Dear Barb—A Friendly Annoyance

Dear Barb:

Hi, I am just finishing my first year of university and I will be going home for the summer.  This year I shared an apartment with another girl who was also in first year and she says we should share an apartment again next year.  The problem is that I can’t imagine living with her again.  She is a slob, to say the least.  She never cleans up after herself, I end up doing the vacuuming, taking out garbage and even cleaning the bathrooms.  Melissa is always bringing groups of people into the apartment while I am trying to study, so then I end up having to gather all my stuff together and go to the library, which has been difficult to do with the pandemic restrictions.  When I try to talk to her about these issues, she makes light of it and says I take things too seriously.  Aside from all these issues, what really gets to me is when she “borrows” my clothes without asking.  Often, I plan on wearing a certain outfit to an outing and when I go into my closet it’s not there.  When I confront Melissa, she says, “Oh I knew you wouldn’t mind if I borrowed it.”  But I do mind, but I can’t bring myself to say anything, since she really is a nice person, and we have a lot of fun together.  How would you suggest I handle this situation?  Thanks, Rebecca. 

Hi Rebecca:

Congrats or surviving your first year of University.  Roommate problems are one of the most frequent complaints voiced by students at brick & mortar institutions.  First, do you and your roommate have an agreement that you signed?  Most students living in residence have an agreement so that when issues come up they can revert back to their agreement to find a way to resolve them.  Since you are in an apartment, I will assume you do not have an agreement, meaning you and your roommate will have to resolve these issues on your own.  As always, the most important ingredient in any successful relationship is healthy communication.  The best way to achieve this is to talk openly about what is bothering you, do not let things fester until they are ready to explode.  Be ready and willing to compromise, it is not usually all one person’s fault when things go wrong.  Take responsibility for your actions, and don’t blame everything on your roommate, for instance, have you let her know when you plan to study before she brings guests?  If you and Melissa cannot come to a resolution, then consider speaking to a mediator.  Most universities offer the services of a mediator of some sort.  It is important to seek the advice of someone who will be able to look at the situation in an unbiased manner.  However, if your roommate does not want to address these issues, then you may have to realize you need different place to live.  Hope I was able to help, best of luck Rebecca.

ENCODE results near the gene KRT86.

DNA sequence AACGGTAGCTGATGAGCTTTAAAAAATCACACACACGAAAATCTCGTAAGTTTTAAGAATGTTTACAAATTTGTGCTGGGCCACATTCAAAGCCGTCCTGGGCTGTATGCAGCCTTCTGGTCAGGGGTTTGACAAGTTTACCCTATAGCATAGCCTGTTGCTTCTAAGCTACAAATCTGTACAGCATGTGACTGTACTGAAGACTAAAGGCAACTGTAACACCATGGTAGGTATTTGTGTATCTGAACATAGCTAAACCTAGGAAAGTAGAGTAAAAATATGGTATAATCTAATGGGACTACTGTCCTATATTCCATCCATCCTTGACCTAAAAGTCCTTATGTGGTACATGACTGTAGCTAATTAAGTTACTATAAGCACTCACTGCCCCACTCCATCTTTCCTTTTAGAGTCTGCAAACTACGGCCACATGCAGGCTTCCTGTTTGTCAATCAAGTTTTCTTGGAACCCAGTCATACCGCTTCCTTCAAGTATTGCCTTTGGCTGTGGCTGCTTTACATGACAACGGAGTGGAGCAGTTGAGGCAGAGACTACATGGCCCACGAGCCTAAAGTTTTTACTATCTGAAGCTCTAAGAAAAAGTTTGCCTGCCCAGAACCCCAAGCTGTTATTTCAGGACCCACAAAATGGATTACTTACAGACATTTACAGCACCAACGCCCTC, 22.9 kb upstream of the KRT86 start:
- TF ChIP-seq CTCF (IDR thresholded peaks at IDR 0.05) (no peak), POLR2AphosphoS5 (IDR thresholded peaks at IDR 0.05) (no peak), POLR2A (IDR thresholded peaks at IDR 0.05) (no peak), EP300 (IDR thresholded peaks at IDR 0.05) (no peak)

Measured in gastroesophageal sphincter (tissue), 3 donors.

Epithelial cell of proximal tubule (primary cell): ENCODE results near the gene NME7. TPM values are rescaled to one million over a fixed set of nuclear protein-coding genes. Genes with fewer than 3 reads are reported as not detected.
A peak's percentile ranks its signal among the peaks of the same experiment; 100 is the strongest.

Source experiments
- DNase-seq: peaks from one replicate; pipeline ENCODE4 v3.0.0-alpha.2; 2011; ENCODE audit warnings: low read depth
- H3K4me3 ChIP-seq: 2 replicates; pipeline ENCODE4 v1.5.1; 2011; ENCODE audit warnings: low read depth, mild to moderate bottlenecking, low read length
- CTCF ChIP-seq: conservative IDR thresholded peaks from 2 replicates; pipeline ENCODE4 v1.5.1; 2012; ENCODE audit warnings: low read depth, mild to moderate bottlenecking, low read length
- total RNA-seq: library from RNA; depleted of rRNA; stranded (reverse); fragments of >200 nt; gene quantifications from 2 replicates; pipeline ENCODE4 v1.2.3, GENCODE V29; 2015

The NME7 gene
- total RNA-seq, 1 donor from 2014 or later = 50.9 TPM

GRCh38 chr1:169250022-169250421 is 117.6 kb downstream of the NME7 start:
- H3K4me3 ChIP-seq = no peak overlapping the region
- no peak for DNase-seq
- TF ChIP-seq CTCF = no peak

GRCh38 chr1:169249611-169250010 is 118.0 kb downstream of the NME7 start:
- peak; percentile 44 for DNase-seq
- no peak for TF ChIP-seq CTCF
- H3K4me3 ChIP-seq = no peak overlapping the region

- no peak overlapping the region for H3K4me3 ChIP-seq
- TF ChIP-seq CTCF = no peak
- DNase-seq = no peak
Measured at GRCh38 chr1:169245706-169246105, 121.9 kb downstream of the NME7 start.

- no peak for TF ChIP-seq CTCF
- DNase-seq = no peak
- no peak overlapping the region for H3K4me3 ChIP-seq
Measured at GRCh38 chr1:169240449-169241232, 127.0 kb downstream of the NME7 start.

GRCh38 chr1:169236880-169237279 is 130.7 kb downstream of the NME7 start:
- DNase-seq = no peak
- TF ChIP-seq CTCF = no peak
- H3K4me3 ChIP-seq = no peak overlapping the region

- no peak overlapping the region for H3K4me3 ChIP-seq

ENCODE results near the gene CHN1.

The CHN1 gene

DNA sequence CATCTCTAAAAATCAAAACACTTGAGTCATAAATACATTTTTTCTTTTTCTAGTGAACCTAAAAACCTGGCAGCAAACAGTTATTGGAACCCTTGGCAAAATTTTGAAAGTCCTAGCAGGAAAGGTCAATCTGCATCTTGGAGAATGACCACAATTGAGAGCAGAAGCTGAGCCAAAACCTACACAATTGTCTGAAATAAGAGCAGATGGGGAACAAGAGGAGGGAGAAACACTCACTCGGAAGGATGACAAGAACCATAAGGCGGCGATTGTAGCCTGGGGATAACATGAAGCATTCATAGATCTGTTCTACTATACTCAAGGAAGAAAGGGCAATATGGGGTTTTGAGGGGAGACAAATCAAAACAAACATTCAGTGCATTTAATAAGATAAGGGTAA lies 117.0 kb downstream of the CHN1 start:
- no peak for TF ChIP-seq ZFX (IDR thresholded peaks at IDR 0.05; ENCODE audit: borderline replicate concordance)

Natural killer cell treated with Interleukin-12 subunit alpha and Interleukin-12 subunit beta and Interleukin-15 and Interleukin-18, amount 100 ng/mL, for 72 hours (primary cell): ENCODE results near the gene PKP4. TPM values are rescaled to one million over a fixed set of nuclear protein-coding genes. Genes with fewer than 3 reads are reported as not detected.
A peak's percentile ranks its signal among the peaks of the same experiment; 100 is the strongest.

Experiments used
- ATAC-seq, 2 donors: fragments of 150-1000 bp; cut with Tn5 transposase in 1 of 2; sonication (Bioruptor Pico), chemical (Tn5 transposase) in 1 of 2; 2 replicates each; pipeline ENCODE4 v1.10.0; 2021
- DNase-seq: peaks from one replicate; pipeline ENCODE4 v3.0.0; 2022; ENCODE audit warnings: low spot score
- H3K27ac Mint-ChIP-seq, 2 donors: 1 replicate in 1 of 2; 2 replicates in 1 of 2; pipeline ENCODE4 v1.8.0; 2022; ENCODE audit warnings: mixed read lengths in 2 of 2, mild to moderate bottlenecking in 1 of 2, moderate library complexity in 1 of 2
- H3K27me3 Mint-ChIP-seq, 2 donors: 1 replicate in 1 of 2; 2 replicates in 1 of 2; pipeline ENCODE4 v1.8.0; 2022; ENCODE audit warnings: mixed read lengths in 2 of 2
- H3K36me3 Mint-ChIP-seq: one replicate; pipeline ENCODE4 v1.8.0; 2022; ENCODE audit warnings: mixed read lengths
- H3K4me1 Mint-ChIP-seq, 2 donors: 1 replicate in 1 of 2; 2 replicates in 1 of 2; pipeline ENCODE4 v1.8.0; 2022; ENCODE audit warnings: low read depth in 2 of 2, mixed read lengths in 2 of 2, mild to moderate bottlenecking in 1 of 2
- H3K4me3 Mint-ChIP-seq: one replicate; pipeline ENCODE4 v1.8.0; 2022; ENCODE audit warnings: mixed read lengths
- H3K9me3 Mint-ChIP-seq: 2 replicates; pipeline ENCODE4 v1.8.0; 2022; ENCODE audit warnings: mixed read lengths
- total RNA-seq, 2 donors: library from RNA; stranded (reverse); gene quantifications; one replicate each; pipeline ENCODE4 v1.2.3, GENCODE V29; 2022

Email your questions to Some submissions may be edited for length or to protect confidentiality; your real name and location will never be printed. This column is for entertainment only. The author is not a professional counsellor and this column is not intended to take the place of professional advice.
%d bloggers like this: